Ayla lives in a world where the leaders of her land can transform into terrifying but beautiful beasts. Ayla also happens to be the ruler's daughter and is his only living child capable of changing which means her father has taking the right to be heir of Ayla's brother, and given it to Ayla...and she really doesn't want it. After arguing with her father, Ayla is locked up and then the night she escapes, her father is brutally murdered. On the run, and wrongly suspected of murder, Ayla needs all the help she can get, even if it's with the man who killed her mother.

This was one of those kind of books that after one chapter, I knew I was going to be completely enthralled. I mean, a world where one of the main characters can transform into a golden horse with a spiral horse and wings made of flame...awesome! I found the world and city the story was set in pretty interesting, and the way the city was laid out reminded me a little bit of Trudi Canavan's The Black Magician trilogy. I enjoyed pretty much all the POVs, with a particular favourite being Tom Caraway's and Ayla. Myrren and Serenna grew a little bit too soppy at points but they weren't too bad. There was enough action and mystery to keep me going, and I did jump around a few times to finally settle on who I believed was the mysterious Changer.

The book lost a star for me for how quickly some things seemed to wrap up. For all of the book, Ayla had been resenting Tom and he had purely helped her because of his loyalty to her family and his remorse over her mother. While the reader was told that Ayla had once fancied Tom, there no real sense of any flickers of attraction there until the very end where Ayla is rather blunt about the whole thing and Tom just goes along with it (even though there was pretty much nothing about how he felt about Ayla in that way in the rest of the story). I just would have liked this relationship to have built up more in terms of attraction and 'moments', like Serenna and Myrren's.  I also felt this book was often a victim of the readers being told something, rather than shown. Travers repeatedly called Myrren weak and afraid, the same with Ayla talking about Tom's hangdog expression. I would have liked to have seen a bit more of this in the character's actions. I also would have liked more Changing in general but for reasons, Ayla trying to stay hidden, I understand why she couldn't.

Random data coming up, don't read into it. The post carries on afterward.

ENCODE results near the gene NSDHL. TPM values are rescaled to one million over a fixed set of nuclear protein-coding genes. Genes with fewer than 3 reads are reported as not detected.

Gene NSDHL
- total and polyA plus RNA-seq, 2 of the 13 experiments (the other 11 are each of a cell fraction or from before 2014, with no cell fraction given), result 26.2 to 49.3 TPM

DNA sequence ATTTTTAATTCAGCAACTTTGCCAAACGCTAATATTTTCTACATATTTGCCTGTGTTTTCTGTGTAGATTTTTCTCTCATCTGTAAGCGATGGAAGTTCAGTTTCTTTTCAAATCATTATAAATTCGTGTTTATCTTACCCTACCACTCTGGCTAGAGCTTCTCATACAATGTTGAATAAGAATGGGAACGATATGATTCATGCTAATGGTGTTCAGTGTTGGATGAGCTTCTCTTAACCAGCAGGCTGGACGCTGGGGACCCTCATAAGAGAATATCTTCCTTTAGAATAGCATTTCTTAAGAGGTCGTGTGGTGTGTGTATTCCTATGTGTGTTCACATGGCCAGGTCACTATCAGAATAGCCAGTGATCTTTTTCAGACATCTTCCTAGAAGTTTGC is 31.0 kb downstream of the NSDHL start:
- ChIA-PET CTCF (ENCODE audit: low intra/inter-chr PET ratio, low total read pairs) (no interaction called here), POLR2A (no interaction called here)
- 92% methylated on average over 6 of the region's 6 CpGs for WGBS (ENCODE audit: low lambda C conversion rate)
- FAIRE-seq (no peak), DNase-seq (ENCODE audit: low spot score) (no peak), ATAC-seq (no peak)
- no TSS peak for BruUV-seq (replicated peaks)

This was a great fantasy debut, and I can only hope there is more to come!

Monday, 9 November 2015

Book Review: We Were Liars by E. Lockhart

Read: November 8   Verdict: 3-4 Stars (haven't quite decided yet)

Before going into this book, I knew about all the hype. I had heard so many good things about it, and i knew it was suppose to take your breath away and there was a massive gasp-like twist that left people reeling. I reserved this book from my library around the same time that BookTubeaThon was on, I think, because loads of people were reading it and reviewing it. But because of some system changes, the book had to be reserved again and basically it took a few months before it landed in my hands. But that was a good thing because by then my expectations had decreased and I wasn't riding on the expectation carousel.

We Were Liars centres around a very rich, privileged family and how they all spend their summers on a private island with their own houses, docks, beaches and servants. But something happened that caused a terrible accident and two years later, Cadence is back and trying to piece together the forgotten memories of her fifteenth summer on the island.

Basically, despite the great detailed writing, this is a story about terrible people doing terrible things. There's nothing quite redeemable about the family. It has a bit of a King Lear quality to it, except I couldn't quite tell which aunt/sister was Cordelia. They were all very Goneril and Regan at different times. The weaving of the fairytale stories was a nice little twist and I enjoyed them. But at the end of the day, everyone, even Gat, was selfish, spoiled and pretty rotten.

When the big twist came, I had't guessed it at all but nor was I falling off my chair in shock. It was more of a small, "oh, okay, I can work with this" and carried on reading. I'm glad I gave this book a chance and that I finally read it but it definitely didn't blow my mind.

Sunday, 8 November 2015

Book Review: Put A Spell On You by Karen Clarke

Read: November 7-8 Verdict: 3.5 Stars

I received a free digital copy from the author/publisher via Netgalley in exchange for an honest feedback.